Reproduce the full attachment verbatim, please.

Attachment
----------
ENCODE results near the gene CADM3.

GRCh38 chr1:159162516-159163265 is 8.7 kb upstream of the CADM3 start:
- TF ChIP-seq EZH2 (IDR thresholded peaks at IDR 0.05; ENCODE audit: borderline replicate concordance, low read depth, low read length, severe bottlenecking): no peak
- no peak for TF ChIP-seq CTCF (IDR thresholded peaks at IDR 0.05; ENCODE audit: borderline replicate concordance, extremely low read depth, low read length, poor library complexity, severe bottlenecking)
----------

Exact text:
ENCODE results near the gene CADM3.

GRCh38 chr1:159162516-159163265 is 8.7 kb upstream of the CADM3 start:
- TF ChIP-seq EZH2 (IDR thresholded peaks at IDR 0.05; ENCODE audit: borderline replicate concordance, low read depth, low read length, severe bottlenecking): no peak
- no peak for TF ChIP-seq CTCF (IDR thresholded peaks at IDR 0.05; ENCODE audit: borderline replicate concordance, extremely low read depth, low read length, poor library complexity, severe bottlenecking)